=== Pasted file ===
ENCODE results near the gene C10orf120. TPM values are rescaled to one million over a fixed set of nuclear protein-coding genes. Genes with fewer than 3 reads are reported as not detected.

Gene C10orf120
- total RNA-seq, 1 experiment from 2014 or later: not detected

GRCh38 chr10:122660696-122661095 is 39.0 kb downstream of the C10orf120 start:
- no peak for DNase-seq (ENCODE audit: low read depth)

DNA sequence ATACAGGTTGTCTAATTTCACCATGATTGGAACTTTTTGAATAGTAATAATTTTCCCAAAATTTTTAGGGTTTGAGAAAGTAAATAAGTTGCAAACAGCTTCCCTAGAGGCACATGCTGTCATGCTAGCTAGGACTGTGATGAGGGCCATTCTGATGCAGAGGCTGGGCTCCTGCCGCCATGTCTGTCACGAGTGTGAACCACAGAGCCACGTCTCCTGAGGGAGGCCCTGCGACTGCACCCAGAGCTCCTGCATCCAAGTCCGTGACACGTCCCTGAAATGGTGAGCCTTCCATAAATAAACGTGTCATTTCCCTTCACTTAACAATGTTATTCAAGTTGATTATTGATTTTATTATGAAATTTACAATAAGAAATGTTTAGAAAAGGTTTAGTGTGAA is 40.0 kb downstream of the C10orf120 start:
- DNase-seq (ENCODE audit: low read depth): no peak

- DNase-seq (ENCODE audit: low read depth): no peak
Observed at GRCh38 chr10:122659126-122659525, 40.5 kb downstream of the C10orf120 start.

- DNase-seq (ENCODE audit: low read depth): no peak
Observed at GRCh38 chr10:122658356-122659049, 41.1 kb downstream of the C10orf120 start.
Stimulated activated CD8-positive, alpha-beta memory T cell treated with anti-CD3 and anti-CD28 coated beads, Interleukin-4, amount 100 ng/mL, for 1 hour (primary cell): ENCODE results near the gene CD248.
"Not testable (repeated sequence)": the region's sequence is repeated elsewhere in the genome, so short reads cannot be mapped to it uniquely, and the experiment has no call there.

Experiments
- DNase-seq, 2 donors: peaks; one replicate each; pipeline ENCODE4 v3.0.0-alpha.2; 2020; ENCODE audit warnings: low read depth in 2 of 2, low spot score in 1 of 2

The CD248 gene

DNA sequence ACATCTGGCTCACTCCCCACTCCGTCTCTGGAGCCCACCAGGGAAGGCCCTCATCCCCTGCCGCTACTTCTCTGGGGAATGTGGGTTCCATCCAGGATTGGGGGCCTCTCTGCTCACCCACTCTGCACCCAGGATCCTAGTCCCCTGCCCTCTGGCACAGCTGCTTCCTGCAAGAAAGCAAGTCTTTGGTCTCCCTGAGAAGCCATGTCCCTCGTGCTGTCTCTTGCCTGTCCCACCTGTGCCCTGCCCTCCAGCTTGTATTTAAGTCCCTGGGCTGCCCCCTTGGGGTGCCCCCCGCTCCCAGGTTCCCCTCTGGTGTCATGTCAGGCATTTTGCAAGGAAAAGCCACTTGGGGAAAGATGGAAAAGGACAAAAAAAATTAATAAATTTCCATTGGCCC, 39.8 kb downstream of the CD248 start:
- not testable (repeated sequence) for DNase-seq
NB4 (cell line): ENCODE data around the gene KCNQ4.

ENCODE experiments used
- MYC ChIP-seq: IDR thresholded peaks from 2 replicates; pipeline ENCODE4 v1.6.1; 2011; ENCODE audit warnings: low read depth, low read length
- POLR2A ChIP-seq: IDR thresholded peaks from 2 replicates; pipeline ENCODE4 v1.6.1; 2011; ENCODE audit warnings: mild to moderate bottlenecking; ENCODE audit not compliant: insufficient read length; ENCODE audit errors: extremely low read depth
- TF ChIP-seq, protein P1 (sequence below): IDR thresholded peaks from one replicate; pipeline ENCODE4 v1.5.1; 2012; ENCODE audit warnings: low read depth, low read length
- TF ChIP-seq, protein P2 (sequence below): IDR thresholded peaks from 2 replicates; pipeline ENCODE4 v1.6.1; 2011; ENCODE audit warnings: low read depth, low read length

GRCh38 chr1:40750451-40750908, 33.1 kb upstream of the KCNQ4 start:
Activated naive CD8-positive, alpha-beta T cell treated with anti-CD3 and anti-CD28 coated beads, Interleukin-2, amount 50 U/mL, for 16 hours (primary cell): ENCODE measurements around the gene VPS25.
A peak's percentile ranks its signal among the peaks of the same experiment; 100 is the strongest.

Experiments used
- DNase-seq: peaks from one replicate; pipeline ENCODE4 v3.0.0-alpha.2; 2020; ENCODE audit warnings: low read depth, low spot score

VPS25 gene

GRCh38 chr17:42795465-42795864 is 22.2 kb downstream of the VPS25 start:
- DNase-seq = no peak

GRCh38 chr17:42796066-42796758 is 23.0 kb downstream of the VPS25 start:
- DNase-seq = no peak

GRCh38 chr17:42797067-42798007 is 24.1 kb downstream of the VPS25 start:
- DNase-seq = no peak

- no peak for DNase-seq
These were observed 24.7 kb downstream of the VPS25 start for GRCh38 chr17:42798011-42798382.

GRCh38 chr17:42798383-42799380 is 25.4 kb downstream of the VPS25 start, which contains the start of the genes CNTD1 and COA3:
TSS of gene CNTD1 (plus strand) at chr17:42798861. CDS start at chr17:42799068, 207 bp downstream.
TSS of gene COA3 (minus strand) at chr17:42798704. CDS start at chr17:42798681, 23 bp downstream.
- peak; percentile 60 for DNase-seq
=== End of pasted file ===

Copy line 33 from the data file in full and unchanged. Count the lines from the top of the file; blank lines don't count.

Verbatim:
GRCh38 chr17:42796066-42796758 is 23.0 kb downstream of the VPS25 start: